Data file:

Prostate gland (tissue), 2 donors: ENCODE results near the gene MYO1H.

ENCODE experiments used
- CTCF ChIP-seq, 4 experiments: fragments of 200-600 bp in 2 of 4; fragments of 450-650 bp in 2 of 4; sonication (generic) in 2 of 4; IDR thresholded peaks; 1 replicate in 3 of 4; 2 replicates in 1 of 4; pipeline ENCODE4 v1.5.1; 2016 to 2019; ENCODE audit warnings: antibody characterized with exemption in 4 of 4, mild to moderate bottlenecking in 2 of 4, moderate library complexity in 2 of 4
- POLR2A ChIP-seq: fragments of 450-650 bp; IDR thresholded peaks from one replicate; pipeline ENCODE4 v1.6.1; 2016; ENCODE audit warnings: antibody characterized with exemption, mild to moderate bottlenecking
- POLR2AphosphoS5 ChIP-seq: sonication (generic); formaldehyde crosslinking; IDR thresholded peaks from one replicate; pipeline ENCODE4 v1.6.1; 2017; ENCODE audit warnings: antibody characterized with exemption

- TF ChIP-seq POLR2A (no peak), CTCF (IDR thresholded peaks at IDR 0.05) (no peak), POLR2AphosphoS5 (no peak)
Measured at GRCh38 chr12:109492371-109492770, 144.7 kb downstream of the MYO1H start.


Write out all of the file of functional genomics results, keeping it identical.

Prostate gland (tissue), 2 donors: ENCODE results near the gene MYO1H.

ENCODE experiments used
- CTCF ChIP-seq, 4 experiments: fragments of 200-600 bp in 2 of 4; fragments of 450-650 bp in 2 of 4; sonication (generic) in 2 of 4; IDR thresholded peaks; 1 replicate in 3 of 4; 2 replicates in 1 of 4; pipeline ENCODE4 v1.5.1; 2016 to 2019; ENCODE audit warnings: antibody characterized with exemption in 4 of 4, mild to moderate bottlenecking in 2 of 4, moderate library complexity in 2 of 4
- POLR2A ChIP-seq: fragments of 450-650 bp; IDR thresholded peaks from one replicate; pipeline ENCODE4 v1.6.1; 2016; ENCODE audit warnings: antibody characterized with exemption, mild to moderate bottlenecking
- POLR2AphosphoS5 ChIP-seq: sonication (generic); formaldehyde crosslinking; IDR thresholded peaks from one replicate; pipeline ENCODE4 v1.6.1; 2017; ENCODE audit warnings: antibody characterized with exemption

- TF ChIP-seq POLR2A (no peak), CTCF (IDR thresholded peaks at IDR 0.05) (no peak), POLR2AphosphoS5 (no peak)
Measured at GRCh38 chr12:109492371-109492770, 144.7 kb downstream of the MYO1H start.